My excitement about running is tied also to the people I encounter in the hilly small town where I live. Some have become passing acquaintances, and others have become friends. People wave. They say “Hello.” If they haven’t seen me in a while, they ask where I’ve been. They remember me because I’m one of only a handful of people running up and down the streets in the town. I know that runners in other places, such as big cities, have similar experiences when they run in areas in which they see many of the same people. Like me, they, no doubt, vary their routes a bit and vary their running times for safety’s sake.

Finally, I’m a competitive person. The same drive and determination to succeed that characterized me academically and professionally I brought to running and racing. Although I’ve slowed as I’ve aged, I remain excited about winning age-group awards. Because I know that I must train to have a chance of achieving such an objective, I follow training plans I find on the internet or plans from a running coach who’s a member of a club to which I belong. Because I want to run my best when I race, I “hit the asphalt” regardless of whether or not I feel inspired on that particular day. I know that, if I don’t train properly, being presented with that age-group award won’t happen.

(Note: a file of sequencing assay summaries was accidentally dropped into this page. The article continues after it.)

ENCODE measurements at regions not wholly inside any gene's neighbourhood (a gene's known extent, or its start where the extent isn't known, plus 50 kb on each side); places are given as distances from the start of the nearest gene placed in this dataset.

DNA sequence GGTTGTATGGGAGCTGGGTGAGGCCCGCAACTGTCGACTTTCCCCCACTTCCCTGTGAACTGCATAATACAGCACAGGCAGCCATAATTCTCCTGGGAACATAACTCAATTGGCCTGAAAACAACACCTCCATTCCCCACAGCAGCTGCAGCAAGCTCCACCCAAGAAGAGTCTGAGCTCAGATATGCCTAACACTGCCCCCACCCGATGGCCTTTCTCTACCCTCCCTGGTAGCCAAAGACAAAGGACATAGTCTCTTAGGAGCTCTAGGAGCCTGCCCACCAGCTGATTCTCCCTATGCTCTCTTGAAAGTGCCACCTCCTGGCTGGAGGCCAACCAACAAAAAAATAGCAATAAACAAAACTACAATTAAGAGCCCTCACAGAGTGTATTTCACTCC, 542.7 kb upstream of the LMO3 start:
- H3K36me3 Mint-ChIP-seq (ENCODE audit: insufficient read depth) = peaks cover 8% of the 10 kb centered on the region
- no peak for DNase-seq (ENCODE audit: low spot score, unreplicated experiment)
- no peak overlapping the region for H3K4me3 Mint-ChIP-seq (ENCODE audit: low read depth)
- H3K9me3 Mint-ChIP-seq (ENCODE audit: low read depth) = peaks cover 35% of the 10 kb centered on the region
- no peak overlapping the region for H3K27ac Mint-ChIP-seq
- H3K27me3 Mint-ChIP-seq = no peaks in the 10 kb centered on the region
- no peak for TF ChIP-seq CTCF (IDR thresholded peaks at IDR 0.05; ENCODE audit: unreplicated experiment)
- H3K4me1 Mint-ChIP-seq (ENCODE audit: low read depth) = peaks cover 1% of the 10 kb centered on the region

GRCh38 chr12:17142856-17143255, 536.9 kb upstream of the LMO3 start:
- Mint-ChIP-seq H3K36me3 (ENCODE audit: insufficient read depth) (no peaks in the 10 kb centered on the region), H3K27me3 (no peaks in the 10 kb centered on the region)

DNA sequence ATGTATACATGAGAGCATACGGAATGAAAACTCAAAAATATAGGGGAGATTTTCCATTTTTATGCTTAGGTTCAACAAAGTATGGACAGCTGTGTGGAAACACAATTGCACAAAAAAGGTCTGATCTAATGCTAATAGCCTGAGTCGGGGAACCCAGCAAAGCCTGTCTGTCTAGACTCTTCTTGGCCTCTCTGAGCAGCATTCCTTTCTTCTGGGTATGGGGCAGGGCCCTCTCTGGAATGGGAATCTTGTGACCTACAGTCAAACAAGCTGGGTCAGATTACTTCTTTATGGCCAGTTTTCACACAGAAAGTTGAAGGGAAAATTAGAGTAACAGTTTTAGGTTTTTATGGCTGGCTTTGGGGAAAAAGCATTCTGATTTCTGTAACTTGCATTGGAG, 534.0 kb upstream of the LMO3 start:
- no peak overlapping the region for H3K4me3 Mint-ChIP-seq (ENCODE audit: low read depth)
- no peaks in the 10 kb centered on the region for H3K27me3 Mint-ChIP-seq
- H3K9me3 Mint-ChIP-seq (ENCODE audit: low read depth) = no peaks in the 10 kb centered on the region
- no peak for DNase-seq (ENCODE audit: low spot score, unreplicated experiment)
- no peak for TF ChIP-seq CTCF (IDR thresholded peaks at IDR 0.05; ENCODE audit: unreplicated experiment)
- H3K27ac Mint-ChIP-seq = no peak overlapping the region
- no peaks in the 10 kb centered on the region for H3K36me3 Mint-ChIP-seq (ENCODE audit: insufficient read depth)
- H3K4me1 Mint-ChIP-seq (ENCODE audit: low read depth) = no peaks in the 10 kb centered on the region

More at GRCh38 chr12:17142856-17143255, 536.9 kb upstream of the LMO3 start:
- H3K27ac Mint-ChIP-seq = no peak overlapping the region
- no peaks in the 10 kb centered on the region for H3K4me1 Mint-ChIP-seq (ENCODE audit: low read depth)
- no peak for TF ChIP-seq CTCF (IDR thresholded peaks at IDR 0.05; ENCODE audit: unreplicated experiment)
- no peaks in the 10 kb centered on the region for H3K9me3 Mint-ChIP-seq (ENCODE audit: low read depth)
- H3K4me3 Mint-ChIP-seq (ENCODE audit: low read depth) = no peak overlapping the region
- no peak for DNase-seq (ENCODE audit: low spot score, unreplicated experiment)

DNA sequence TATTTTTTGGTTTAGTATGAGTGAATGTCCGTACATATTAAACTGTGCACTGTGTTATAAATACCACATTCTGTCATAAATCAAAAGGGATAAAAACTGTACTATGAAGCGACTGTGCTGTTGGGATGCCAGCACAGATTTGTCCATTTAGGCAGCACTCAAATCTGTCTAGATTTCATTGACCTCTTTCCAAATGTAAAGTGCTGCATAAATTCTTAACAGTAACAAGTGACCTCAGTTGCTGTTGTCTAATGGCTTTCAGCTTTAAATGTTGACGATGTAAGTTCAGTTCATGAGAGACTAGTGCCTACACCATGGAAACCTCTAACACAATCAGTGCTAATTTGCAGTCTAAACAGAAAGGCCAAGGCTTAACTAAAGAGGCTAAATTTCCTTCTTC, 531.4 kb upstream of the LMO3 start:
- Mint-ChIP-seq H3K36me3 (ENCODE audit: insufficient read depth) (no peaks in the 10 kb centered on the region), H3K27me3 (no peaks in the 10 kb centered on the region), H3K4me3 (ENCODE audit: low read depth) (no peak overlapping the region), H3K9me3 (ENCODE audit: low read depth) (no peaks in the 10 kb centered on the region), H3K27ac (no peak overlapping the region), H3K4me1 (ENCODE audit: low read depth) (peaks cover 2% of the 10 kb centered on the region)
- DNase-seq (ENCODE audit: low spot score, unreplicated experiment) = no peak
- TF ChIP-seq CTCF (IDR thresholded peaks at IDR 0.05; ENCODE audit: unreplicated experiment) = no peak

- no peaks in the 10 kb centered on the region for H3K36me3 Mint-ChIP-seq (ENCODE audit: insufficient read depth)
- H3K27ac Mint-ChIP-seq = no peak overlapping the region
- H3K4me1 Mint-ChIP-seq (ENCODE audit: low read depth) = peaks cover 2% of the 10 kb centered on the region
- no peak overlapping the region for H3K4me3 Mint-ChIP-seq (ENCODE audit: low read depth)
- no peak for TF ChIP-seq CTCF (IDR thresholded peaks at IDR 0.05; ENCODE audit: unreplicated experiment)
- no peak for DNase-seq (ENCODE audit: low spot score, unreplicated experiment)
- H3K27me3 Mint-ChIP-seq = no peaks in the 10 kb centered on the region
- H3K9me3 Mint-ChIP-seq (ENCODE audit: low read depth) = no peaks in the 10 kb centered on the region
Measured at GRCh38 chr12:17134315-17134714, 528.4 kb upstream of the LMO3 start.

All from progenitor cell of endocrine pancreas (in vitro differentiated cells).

First, I want others to know that if they’re in good health, they aren’t too old to run—or to walk or walk/run. In August 2024, I’ll be 79 years old, and I can’t imagine life without the sport. I’ll run as long as I’m physically able. I’m usually the oldest person in races and in group runs. I’m not deterred. I’m grateful.

Second, I encourage runners, regardless of their ages, to take care of their bodies. Running is itself a great way to stay in shape, but conditioning the whole body is necessary to run injury free for years and years—and to look as good as possible. (Vanity rules.) Several times a week, I complete abdominal hollows, shoulder shrugs, wall pushups, hamstring curls, bicep curls, and a bunch of other exercises to strengthen my overall body. I also stretch after my runs although I dislike static stretching. I don’t mind the dynamic stretching that precedes running. I complete these exercises in my home gym under my husband’s direction. In the old days before he retired, I went to a fitness center and participated in classes such as Body Pump. I encourage other runners to develop similar strategies for staying strong. I know myself well. Without structure, I wouldn’t do the conditioning.

Third, I try to be kind to myself. If I don’t run as far as I’d planned or as fast as I’d hoped, I’m disappointed momentarily, but I don’t beat up on myself. Instead, I tell myself that tomorrow is another day. I encourage other runners to consider a similar approach.

Fourth, I’ve been injured and have had to begin running anew several times. I’ve broken a foot, broken a toe, suffered from plantar fasciitis, and suffered through pelvic problems. I’ve never abandoned running. Instead, I’ve started over—from square one—by walking, by walking/running, and finally running. I hope that others won’t be disheartened when they experience setbacks. With dedication, determination, and devotion, they can start again if need be.

T. J. Bryan is a retired university professor and university chancellor. She is the author of Saving Myself One Step at a Time: A Running Memoir, which is available on Amazon.